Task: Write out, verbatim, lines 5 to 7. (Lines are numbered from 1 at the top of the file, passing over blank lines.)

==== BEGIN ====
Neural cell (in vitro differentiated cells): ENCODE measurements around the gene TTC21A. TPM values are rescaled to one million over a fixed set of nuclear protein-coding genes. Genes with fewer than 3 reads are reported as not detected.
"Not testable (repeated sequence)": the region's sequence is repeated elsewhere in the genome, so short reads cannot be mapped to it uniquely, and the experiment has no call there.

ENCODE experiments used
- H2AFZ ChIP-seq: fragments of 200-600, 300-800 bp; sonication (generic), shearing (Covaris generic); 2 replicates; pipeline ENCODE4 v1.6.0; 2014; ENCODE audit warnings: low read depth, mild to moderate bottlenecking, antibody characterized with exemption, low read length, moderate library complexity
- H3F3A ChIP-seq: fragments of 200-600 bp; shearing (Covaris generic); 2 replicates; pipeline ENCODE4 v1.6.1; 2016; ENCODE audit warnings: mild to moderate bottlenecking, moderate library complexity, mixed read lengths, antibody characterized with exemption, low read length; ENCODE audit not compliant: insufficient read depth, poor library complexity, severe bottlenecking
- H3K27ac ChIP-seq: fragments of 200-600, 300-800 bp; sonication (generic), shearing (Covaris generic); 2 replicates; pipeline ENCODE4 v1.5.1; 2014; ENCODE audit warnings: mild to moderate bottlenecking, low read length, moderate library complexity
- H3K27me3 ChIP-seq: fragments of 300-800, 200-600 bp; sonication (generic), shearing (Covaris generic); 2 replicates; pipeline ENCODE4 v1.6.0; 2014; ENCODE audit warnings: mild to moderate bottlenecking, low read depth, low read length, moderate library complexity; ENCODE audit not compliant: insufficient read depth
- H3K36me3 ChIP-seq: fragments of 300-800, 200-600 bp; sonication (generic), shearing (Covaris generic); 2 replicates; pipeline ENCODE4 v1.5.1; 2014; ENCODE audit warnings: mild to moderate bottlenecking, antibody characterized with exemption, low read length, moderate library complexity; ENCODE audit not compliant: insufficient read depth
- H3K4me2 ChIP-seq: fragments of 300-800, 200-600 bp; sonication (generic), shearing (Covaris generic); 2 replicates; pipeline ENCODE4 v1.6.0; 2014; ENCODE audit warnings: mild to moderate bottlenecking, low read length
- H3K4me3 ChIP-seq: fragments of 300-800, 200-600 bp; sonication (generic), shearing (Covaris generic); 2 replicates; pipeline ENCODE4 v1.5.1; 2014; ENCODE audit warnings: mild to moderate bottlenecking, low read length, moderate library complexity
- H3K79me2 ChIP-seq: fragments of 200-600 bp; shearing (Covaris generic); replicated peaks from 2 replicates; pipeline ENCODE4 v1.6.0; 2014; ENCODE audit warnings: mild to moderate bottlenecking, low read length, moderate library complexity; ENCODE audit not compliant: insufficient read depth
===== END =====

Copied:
- H3F3A ChIP-seq: fragments of 200-600 bp; shearing (Covaris generic); 2 replicates; pipeline ENCODE4 v1.6.1; 2016; ENCODE audit warnings: mild to moderate bottlenecking, moderate library complexity, mixed read lengths, antibody characterized with exemption, low read length; ENCODE audit not compliant: insufficient read depth, poor library complexity, severe bottlenecking
- H3K27ac ChIP-seq: fragments of 200-600, 300-800 bp; sonication (generic), shearing (Covaris generic); 2 replicates; pipeline ENCODE4 v1.5.1; 2014; ENCODE audit warnings: mild to moderate bottlenecking, low read length, moderate library complexity
- H3K27me3 ChIP-seq: fragments of 300-800, 200-600 bp; sonication (generic), shearing (Covaris generic); 2 replicates; pipeline ENCODE4 v1.6.0; 2014; ENCODE audit warnings: mild to moderate bottlenecking, low read depth, low read length, moderate library complexity; ENCODE audit not compliant: insufficient read depth